In the wake of Pope Benedict XVI’s stunning announcement that he’ll retire at the end of the month, a useful starting place for discussion is the phrase from Exodus 21:24: “an eye for an eye, a tooth for a tooth.”
To modern readers, the biblical quote may seem cruel and rigid, but the Old Testament sentiment actually reflected revolutionary flexibility and progress in Western religion.
Ancient warfare involved unrestrained killing and pillaging. By contrast, this Hebrew law codified proportionality and restraint, rejecting annihilation. Likewise, the Roman Catholic Church historically represents humanitarian progress. Historically, the church has been a force for restraint in war, reflecting the proportionality cited in Exodus.
The essential Christian message emphasizes compassion, and the church over centuries has played a vital role in relief of hunger, poverty and other human misery. The cumulative positive impact has been profound -- among and well beyond the approximately 1 billion Catholics on the planet.
Today, hunger and poverty are gone for the majority of people in industrialized nations, and lifestyle and personal preferences have emerged as sources of major political controversies.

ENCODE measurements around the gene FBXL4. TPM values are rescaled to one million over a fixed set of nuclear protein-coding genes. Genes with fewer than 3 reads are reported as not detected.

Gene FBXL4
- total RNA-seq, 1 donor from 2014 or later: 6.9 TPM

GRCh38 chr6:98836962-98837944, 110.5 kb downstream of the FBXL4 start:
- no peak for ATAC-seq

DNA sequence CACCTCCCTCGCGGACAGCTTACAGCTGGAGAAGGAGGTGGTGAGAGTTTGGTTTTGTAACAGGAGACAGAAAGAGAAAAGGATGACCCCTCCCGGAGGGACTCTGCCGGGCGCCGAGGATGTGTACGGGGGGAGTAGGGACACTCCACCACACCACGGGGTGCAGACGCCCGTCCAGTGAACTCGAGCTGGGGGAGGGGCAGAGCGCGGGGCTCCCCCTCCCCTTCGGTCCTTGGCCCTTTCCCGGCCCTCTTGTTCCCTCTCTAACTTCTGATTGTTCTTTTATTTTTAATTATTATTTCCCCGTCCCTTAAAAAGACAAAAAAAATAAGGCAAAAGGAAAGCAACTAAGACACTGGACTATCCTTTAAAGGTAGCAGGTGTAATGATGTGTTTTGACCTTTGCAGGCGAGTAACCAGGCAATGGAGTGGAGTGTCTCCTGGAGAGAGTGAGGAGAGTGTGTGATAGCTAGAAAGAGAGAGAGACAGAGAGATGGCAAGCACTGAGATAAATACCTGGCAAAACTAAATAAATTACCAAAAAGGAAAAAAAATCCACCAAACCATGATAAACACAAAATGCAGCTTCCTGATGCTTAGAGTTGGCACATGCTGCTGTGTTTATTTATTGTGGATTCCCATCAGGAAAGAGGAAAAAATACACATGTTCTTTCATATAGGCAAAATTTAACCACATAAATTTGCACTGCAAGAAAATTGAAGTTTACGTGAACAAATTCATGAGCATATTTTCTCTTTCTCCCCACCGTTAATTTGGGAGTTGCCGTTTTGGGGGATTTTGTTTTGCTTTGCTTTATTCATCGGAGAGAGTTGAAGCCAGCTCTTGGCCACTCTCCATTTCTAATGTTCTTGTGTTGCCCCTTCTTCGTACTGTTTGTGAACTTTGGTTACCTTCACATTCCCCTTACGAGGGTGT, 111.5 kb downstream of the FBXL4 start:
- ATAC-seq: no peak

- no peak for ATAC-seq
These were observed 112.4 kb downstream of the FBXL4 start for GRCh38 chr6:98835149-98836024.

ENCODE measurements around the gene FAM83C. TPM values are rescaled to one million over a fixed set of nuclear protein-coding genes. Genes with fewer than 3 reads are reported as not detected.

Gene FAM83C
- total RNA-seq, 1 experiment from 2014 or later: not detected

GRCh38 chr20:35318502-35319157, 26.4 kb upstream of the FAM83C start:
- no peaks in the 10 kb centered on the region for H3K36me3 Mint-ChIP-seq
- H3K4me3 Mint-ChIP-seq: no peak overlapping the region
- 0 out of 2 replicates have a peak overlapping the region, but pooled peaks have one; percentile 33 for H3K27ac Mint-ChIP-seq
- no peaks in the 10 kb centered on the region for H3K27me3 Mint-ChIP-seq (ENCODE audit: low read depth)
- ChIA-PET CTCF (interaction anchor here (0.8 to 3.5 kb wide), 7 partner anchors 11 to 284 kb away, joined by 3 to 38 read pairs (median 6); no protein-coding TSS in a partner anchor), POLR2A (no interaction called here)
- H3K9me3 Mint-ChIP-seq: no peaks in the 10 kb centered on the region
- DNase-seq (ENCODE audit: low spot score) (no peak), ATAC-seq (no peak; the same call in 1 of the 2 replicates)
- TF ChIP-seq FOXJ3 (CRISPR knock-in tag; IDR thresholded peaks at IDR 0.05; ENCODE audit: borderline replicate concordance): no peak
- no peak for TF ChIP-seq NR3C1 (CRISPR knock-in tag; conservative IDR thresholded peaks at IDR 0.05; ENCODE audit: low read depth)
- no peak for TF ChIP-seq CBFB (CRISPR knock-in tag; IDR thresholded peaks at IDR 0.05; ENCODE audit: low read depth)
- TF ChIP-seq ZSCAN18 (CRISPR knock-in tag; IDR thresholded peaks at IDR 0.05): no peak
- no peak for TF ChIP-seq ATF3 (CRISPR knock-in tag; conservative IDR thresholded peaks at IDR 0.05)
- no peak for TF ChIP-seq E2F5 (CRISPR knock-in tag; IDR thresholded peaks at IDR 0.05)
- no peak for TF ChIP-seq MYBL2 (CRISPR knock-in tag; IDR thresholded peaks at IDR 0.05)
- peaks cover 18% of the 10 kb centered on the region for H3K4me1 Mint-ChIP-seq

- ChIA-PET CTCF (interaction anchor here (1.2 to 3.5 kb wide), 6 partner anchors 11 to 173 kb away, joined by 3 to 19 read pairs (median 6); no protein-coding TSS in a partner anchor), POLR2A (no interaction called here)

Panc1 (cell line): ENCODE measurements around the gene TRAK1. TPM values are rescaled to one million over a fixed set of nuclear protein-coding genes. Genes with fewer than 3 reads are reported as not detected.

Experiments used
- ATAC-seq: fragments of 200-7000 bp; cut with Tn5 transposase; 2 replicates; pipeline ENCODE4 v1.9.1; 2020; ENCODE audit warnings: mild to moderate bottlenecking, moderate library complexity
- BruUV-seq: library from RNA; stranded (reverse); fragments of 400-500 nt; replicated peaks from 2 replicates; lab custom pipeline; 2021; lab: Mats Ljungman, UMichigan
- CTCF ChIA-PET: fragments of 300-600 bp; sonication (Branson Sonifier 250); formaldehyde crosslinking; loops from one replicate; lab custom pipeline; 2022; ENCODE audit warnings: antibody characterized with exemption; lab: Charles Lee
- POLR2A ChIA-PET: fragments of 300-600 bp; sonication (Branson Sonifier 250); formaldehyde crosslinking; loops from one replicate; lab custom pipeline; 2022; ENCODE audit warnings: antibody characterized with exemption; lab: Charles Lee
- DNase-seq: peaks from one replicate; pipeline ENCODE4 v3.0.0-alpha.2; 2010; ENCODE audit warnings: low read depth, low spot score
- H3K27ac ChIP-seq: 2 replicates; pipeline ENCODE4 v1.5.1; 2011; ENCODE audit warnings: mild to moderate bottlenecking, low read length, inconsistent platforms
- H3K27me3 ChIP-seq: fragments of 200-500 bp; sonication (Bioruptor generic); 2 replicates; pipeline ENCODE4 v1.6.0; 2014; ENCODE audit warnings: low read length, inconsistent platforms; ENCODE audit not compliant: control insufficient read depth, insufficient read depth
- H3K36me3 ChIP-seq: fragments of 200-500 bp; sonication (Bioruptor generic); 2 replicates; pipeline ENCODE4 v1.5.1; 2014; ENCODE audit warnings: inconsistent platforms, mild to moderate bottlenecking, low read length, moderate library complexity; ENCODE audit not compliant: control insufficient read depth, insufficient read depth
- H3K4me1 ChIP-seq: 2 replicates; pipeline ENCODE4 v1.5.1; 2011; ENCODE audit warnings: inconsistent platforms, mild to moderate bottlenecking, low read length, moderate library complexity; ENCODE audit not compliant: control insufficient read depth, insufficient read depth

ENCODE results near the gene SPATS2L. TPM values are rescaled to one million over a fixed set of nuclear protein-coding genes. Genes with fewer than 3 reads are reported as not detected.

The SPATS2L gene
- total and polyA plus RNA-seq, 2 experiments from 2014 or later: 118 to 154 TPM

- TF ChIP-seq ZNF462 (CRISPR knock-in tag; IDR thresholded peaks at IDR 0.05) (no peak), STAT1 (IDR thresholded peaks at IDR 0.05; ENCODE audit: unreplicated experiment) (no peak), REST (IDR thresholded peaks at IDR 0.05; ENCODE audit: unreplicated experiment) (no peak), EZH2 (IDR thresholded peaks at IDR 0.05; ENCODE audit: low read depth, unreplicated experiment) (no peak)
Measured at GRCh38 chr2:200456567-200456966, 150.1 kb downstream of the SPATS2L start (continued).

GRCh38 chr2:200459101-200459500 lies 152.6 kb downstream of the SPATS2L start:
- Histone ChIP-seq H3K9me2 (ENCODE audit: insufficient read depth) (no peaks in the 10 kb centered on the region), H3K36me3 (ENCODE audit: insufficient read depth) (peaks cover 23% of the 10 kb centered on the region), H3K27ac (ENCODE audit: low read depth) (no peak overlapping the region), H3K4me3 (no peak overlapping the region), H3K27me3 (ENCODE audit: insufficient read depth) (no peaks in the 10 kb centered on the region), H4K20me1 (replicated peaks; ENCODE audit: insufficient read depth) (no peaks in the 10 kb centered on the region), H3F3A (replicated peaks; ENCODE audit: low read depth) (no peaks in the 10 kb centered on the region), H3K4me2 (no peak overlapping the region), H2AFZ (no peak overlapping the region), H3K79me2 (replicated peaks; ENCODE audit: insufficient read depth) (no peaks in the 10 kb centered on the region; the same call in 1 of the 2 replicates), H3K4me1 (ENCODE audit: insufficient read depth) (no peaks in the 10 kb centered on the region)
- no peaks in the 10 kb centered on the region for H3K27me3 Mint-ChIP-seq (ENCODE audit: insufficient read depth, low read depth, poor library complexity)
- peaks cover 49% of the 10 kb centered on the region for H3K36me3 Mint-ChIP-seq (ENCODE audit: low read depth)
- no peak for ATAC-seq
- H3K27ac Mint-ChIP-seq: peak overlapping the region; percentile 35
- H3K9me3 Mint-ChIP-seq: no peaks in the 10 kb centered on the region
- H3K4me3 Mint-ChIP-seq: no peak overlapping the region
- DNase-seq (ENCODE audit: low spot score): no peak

Reflecting enormous weight of tradition, the church maintains an essentially medieval structure and outlook, drastically at odds with popular contemporary culture. Vatican opposition to gay marriage and abortion has generated sustained, often acrimonious, public debate.
Benedict, who has led the church since April 2005, is both admired and condemned because he has pursued a strictly traditional interpretation of Catholic precepts. His rigid adherence to conservative Catholicism, along with a sometimes-clumsy public style, has fueled controversy.
Last April, he harshly criticized American nuns seeking greater equality within the church. His attack was unfair and politically unwise
During Benedict’s eight years in office, he has lived in the shadow of his charismatic, personable mentor and predecessor, Pope John Paul II. John Paul provided dramatic leadership in foreign policy. He supported Solidarity, the successful trade-union-based reform movement in his native Poland, which in turn contributed to the fall of the Soviet Union.